Also remember to (re)read my Bootstrapping AntiPatterns for advice on what Not todo as a bootstrapper. They complement Guy’s list nicely.
So I ended up quitting my nine to five job. In Denmark you have to give 30 days notice to the end of a calendar month, so I actually did it a couple of weeks ago, but I couldn’t write about until today for various reasons.
It became more and more difficult to do what I wanted to do next to a steady job, so it was time to go.
I will be starting freelancing again around Nov. 1. This suits my temprament more. I think it is more honest and transparent. This was my first perm job in more than 10 years and I wont be doing another one unless it is something I really believe in. You know a job with a mission at a company with a mission.
I do have a few things lined up mostly Java (unfortunately), I also aim to put a lot more time into my own projects. If you need an experienced rails freelancer please let me know and I’ll send you my CV/Resume.
Feel free to email me at [email protected] or skype me at berserkertooth.
Thanks to everyone for your kind words and encouragements.
The problem with trying to think in terms of “how do we get to $10 billion in revenue in 2050” is that you lose sight of the fact that your resources are very limited today. Staying focused on earning the first $50K of revenue allows you to concentrate your resources on a very well-defined short-term goal.
This is a brilliant little trick Wil came up with. Following the same logic I was also thinking that a better or maybe earlier goal of $2k pm in regular revenues might be better for a small bootstrapped web startup. For a frugal bootstrapper this may be sufficient to break even. Once you have proven to your self and others that you can make regular monthly cashflow and not just a burst of big sales. This could be an easy metric to yourself. Lets say your $2k revenue comes from 100 sales at $20. That is something you can understand and focus on. Our goal is to reach 100 monthly sales.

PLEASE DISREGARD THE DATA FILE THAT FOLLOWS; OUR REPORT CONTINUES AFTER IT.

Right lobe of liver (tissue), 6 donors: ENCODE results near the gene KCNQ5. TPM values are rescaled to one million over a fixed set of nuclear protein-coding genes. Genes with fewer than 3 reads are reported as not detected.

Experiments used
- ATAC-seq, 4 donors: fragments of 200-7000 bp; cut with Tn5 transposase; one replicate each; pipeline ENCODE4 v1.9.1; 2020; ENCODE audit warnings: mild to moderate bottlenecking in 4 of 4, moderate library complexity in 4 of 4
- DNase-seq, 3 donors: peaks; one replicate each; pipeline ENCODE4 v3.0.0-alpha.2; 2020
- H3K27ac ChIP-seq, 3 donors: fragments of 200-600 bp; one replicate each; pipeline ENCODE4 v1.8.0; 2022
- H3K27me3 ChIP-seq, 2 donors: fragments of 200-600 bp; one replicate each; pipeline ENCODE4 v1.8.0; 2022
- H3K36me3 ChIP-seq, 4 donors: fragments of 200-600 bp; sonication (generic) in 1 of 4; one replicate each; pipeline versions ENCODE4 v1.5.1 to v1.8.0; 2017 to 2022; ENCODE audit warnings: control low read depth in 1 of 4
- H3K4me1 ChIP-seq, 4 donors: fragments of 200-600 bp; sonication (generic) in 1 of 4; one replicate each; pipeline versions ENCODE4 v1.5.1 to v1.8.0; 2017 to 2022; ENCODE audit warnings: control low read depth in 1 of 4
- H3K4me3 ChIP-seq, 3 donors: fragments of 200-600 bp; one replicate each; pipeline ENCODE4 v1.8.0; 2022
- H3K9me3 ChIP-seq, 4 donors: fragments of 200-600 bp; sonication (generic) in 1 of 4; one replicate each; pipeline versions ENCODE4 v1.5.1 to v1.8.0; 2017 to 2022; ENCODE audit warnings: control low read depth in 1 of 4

Updated, Thanks to Peter for noticing a slight math error.
In a nutshell as far as I understand it you need to expect a certain learning curve between you and your customers with regards to your product/service before it becomes sellable. In other words until you have let customers show you how they want to use your product and you have adapted to this reality, don’t bother traditional sales routes or funding.
In many ways this fits in with the whole agile approach of releasing early and changing even earlier.
Thus it is something to remember when bootstrapping. We bootstrappers are uniquely able to handle the Sales Learning Curve, but we need to be aware of it and not re-mortgage the house for 6 months living expenses to only find we haven’t got the sales we need at month 6 to keep in the game.
Join my Blockchain newsletter
Receive all my latest articles on Bitcoin, Ethereum and building businesses using Blockchain technologies.
More about me:
- What I'm doing now
- Bio and contact info
- Selected clients
- Open Source projects
- My GitHub Account
- My Linked In profile
Other under Funding
- Shawn on Business Plans
- Great use of VC funds
- More from Ryan Carson about Bootstrapping costs
- Lots of great bootstrapping info from Ryan Carson
- VC's and Web 2.0
- VC use with Caution
- Guy and the Art of Bootstrapping
- I've quit my 9 to 5
- BAP #8 - Focusing on an imaginary 3 year revenue goal
- Bootstrapping and the Sales Learning Curve
- 16 more...
- Rights and Obligations in and out of blockchains
- Previously unreleased interview with me from Kenya about Kipochi
- OpenTransact vs PaySwarm part 2 - yes it's still mostly out of scope
- OpenTransact the payment standard where everything is out of scope
- The Geeks Guide to Currencies: Trust and Promises
- Anti-patterns (16)
- Bitcoin (6)
- Black Swan (3)
- Blockchain (8)
- Business Ideas (1)
- Business Models (6)
- Data Portability (14)
- Ethereum (10)
- Financial Innovation (23)
- Funding (26)
- Global (20)
- Legal (34)
- Marketing (15)
- Money (13)
- Morale (31)
- Partnering (6)
- Payment systems (18)
- Programming (40)
- Think outside the rounded box (4)
- Third World Problems (3)